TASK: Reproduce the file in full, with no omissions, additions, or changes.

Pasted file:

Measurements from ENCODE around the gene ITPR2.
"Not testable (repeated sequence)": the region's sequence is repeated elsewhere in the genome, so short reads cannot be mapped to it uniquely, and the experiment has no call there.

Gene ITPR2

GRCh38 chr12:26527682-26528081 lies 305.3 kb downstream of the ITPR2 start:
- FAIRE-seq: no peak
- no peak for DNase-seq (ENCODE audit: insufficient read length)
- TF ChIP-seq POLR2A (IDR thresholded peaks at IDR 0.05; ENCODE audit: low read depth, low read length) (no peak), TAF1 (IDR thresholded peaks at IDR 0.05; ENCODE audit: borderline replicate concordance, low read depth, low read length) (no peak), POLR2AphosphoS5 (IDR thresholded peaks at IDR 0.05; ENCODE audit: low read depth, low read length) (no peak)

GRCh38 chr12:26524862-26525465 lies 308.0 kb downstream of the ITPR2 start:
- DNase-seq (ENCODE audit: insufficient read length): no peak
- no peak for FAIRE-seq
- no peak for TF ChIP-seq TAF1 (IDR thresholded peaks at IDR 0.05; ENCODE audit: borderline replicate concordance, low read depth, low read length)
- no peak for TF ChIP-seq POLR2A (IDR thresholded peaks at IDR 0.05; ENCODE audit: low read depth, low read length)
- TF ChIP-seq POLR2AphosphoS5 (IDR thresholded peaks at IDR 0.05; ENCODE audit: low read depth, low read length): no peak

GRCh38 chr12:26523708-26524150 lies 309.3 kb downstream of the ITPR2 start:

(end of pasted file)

Measurements from ENCODE around the gene ITPR2.
"Not testable (repeated sequence)": the region's sequence is repeated elsewhere in the genome, so short reads cannot be mapped to it uniquely, and the experiment has no call there.

Gene ITPR2

GRCh38 chr12:26527682-26528081 lies 305.3 kb downstream of the ITPR2 start:
- FAIRE-seq: no peak
- no peak for DNase-seq (ENCODE audit: insufficient read length)
- TF ChIP-seq POLR2A (IDR thresholded peaks at IDR 0.05; ENCODE audit: low read depth, low read length) (no peak), TAF1 (IDR thresholded peaks at IDR 0.05; ENCODE audit: borderline replicate concordance, low read depth, low read length) (no peak), POLR2AphosphoS5 (IDR thresholded peaks at IDR 0.05; ENCODE audit: low read depth, low read length) (no peak)

GRCh38 chr12:26524862-26525465 lies 308.0 kb downstream of the ITPR2 start:
- DNase-seq (ENCODE audit: insufficient read length): no peak
- no peak for FAIRE-seq
- no peak for TF ChIP-seq TAF1 (IDR thresholded peaks at IDR 0.05; ENCODE audit: borderline replicate concordance, low read depth, low read length)
- no peak for TF ChIP-seq POLR2A (IDR thresholded peaks at IDR 0.05; ENCODE audit: low read depth, low read length)
- TF ChIP-seq POLR2AphosphoS5 (IDR thresholded peaks at IDR 0.05; ENCODE audit: low read depth, low read length): no peak

GRCh38 chr12:26523708-26524150 lies 309.3 kb downstream of the ITPR2 start: